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The WHO’s pandemic dashboard reports 675,952 new cases worldwide over the last 24 hours.
In the U.S., the WHO said there have been more than 156,200 new daily cases.
The Johns Hopkins Coronavirus Resource Center reports 163,335 new cases and 949 new deaths, as omicron sub-variants continue to spread across the nation.
In its weekly report, the United Nations (U.N.) health agency said about 3.5 million new cases and more than 25,000 deaths were reported globally, which respectively represent decreases of 12% and 25%.
Medical workers in protection suits take a rest after conducting COVID tests for residents near a commercial office complex on Thursdays, May 12, 2022, in Beijing. (AP Photo/Andy Wong)
Comparatively, infections rose in the Americas by 14% and Africa by 12%.
Also, some of the biggest increases in cases were seen in China, with a 145% spike in the last week.
Elsewhere in Asia, North Korea announced its first outbreak and imposed a nationwide lockdown.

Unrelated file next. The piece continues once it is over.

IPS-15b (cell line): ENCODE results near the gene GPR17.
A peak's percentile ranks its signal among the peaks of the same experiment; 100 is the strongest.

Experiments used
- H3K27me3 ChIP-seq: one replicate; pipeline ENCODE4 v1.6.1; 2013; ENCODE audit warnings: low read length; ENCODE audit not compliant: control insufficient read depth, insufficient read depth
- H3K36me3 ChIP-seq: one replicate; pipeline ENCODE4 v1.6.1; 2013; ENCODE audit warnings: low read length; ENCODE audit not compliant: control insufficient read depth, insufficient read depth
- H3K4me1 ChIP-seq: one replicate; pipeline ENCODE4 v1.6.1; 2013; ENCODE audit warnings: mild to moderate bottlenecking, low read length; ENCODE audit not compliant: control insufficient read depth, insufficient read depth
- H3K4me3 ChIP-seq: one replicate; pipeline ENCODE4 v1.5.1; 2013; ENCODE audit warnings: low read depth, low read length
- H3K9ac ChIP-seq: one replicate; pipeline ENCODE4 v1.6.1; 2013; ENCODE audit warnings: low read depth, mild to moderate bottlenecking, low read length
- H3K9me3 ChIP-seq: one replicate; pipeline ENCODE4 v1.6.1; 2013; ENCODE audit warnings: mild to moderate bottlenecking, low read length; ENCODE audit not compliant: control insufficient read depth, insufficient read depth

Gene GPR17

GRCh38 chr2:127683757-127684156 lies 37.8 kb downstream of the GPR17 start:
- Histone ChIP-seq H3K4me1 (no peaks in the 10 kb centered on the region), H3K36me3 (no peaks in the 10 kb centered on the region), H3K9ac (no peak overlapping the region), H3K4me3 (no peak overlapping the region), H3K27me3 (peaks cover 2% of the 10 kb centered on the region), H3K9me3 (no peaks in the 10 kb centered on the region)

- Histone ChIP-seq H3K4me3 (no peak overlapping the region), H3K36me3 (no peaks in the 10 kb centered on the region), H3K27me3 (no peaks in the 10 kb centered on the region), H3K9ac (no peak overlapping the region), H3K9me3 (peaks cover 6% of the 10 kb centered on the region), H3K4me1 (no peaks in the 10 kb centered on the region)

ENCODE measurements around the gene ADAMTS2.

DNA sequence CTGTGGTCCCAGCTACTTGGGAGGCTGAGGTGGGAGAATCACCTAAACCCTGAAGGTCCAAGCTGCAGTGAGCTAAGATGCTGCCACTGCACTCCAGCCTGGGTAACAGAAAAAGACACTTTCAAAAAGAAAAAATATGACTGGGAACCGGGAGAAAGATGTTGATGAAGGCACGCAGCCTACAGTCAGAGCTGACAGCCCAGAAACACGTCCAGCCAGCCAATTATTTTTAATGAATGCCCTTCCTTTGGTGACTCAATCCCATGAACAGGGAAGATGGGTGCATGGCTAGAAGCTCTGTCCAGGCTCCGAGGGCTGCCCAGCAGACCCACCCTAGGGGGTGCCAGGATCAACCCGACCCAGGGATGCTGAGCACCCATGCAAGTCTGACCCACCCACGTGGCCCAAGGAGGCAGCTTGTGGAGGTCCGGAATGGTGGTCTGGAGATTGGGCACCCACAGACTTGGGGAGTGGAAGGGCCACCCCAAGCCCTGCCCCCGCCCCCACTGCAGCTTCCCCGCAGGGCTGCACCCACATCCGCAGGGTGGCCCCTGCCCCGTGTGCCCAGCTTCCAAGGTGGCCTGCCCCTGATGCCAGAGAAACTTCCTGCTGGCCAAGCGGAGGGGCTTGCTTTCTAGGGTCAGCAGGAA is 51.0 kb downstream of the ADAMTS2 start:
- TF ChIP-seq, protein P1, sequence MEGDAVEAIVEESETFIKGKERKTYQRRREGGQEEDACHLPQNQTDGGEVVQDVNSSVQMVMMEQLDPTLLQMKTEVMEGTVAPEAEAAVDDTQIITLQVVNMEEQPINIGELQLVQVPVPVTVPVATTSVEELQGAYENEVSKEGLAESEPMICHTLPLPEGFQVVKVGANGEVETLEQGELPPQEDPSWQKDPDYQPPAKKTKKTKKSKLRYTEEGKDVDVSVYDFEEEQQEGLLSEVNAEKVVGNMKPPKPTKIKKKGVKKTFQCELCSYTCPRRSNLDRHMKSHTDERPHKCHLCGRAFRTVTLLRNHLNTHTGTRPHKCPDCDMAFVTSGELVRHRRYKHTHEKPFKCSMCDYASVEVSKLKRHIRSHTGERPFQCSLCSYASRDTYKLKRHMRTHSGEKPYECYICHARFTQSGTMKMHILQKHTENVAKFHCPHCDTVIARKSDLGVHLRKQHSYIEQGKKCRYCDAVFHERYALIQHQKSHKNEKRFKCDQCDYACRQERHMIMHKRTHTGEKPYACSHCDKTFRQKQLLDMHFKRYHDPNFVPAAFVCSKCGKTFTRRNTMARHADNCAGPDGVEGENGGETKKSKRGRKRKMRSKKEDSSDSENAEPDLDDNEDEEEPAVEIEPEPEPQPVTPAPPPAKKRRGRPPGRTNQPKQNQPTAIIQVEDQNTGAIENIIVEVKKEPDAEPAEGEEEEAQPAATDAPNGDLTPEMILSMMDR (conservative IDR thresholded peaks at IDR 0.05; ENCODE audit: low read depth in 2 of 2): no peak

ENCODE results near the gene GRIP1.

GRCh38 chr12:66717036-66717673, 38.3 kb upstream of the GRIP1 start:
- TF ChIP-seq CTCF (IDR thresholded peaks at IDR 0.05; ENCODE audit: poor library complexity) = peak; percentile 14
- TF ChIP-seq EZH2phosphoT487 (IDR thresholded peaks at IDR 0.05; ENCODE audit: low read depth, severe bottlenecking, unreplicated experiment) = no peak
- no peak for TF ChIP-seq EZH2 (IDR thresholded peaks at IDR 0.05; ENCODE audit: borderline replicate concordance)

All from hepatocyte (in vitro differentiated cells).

He pointed out that America is approaching the “tragic milestone” of 1 million coronavirus-related deaths and ordered flags to be lowered to half-staff through Monday.
The American flag flies at half-staff at the White House in Washington, Thursday, May 12, 2022, as the Biden administration commemorates 1 million American lives lost due to COVID-19. (AP Photo/Susan Walsh)
“This pandemic isn’t over,” the president told the second global pandemic summit. “Today, we mark a tragic milestone here in the United States, 1 million COVID deaths – 1 million empty chairs around the family dinner table.”
Europe marked 2 million deaths on the continent and the coronavirus has killed at least 6.2 million people globally since 2019.
The WHO said 14.9 million excess deaths were associated with the COVID-19 pandemic in 2020 and 2021.
“We’re going to continue to fight for more funding here,” White House Press Secretary Jen Psaki said. “But, we will continue to press other countries to do more to help the world make progress as well.”
With no money left for vaccinations, experts are predicting that a fall surge could reverse progress made in the U.S.
The Associated Press and Reuters contributed to this report.